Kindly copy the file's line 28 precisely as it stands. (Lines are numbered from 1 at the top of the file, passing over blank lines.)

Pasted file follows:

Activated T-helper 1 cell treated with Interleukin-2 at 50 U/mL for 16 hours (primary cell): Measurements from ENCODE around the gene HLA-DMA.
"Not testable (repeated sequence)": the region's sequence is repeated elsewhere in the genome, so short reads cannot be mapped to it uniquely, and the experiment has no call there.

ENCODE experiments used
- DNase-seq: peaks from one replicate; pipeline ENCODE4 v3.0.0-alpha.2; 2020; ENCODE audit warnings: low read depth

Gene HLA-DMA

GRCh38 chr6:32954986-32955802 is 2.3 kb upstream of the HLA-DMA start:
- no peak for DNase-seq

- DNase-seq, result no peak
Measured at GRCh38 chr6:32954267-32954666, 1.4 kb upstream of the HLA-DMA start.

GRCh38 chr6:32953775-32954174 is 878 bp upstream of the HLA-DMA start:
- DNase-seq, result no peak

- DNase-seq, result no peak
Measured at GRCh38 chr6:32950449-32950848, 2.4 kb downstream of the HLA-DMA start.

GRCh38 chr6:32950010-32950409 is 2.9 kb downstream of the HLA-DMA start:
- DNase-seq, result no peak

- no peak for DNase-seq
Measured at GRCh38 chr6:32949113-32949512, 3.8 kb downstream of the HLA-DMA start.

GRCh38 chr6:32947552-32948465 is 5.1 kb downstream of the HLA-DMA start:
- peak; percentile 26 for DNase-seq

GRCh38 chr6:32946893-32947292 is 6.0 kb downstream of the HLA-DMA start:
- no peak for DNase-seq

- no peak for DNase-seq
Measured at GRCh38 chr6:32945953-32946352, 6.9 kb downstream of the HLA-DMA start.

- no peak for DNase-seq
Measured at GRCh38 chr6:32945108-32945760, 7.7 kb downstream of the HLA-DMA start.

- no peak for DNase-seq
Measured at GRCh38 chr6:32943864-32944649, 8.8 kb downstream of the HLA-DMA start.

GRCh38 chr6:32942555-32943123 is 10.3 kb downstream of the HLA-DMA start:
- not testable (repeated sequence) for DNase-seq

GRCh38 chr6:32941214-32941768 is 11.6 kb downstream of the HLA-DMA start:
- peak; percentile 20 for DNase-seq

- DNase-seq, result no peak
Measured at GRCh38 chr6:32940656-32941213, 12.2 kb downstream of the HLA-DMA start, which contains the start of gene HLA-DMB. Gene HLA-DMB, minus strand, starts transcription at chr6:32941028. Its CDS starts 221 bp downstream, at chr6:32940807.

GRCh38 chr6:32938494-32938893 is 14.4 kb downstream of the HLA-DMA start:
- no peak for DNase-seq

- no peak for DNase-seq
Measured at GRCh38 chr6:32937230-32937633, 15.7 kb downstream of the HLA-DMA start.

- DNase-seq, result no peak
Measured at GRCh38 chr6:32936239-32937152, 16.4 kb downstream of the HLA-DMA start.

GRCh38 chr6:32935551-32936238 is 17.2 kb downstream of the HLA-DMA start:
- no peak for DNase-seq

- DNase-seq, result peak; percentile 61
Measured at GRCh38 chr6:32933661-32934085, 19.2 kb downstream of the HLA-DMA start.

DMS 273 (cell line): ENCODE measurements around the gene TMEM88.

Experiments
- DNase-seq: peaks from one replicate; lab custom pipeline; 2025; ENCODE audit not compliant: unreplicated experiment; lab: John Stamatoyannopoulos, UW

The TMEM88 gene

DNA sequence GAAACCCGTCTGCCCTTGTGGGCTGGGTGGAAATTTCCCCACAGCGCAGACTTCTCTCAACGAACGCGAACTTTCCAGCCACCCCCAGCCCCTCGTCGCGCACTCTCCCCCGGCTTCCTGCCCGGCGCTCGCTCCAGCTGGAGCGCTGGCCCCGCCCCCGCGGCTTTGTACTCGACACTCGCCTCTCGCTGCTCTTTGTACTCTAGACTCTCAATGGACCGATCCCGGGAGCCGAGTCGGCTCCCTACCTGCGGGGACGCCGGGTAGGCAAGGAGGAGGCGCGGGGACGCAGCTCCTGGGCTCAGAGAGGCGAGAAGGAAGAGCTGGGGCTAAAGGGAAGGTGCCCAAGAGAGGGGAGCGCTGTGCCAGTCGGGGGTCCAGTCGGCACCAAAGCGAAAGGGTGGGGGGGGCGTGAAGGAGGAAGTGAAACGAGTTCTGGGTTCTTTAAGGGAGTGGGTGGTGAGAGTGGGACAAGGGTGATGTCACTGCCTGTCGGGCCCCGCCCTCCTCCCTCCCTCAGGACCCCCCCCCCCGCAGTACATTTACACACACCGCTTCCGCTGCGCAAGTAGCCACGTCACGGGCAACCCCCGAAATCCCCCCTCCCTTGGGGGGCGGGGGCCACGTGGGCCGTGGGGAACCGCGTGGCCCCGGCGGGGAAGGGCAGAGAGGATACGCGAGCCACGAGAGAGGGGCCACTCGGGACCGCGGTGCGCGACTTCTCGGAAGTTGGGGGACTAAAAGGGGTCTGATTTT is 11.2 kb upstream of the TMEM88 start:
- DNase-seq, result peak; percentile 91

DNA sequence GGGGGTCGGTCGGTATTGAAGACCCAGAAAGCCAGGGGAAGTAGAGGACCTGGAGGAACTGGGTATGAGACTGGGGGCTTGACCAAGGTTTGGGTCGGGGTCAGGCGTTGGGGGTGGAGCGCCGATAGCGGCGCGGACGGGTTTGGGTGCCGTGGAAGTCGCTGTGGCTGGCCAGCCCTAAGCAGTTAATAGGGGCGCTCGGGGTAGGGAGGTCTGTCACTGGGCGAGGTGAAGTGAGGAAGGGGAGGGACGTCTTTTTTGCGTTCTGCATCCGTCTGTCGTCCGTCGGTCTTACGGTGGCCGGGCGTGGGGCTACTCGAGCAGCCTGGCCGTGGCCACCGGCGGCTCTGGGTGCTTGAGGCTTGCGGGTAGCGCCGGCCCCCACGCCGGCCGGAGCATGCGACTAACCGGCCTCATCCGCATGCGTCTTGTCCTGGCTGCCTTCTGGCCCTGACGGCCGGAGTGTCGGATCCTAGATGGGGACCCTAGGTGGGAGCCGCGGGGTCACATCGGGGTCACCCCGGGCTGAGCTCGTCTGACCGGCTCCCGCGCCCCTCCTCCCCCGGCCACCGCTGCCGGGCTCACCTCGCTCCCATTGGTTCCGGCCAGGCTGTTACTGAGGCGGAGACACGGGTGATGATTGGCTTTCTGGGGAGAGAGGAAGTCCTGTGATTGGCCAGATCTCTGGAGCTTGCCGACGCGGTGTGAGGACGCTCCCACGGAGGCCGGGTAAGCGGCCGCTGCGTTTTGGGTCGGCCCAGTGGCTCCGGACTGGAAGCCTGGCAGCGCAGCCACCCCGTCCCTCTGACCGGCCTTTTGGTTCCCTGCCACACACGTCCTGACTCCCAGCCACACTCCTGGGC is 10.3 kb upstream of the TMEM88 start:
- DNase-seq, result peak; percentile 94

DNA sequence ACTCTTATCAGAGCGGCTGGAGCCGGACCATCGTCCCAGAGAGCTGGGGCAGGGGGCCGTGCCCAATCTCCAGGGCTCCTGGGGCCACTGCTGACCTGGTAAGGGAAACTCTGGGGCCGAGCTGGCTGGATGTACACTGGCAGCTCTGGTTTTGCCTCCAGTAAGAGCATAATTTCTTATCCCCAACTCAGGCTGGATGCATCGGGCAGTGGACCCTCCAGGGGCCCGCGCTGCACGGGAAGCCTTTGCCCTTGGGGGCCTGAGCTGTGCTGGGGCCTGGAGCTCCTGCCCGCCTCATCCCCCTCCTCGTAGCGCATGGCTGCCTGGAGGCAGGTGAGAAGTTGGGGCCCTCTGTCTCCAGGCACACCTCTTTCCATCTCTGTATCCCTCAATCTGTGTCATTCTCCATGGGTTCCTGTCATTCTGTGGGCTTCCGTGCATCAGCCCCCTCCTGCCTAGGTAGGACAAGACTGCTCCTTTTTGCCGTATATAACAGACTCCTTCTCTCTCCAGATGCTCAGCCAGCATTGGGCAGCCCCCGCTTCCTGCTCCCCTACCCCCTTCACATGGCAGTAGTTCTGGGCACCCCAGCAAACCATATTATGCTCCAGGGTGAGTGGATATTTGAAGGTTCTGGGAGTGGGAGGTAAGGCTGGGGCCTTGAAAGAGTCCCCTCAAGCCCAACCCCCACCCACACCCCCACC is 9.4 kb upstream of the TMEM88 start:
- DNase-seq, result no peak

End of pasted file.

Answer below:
GRCh38 chr6:32942555-32943123 is 10.3 kb downstream of the HLA-DMA start: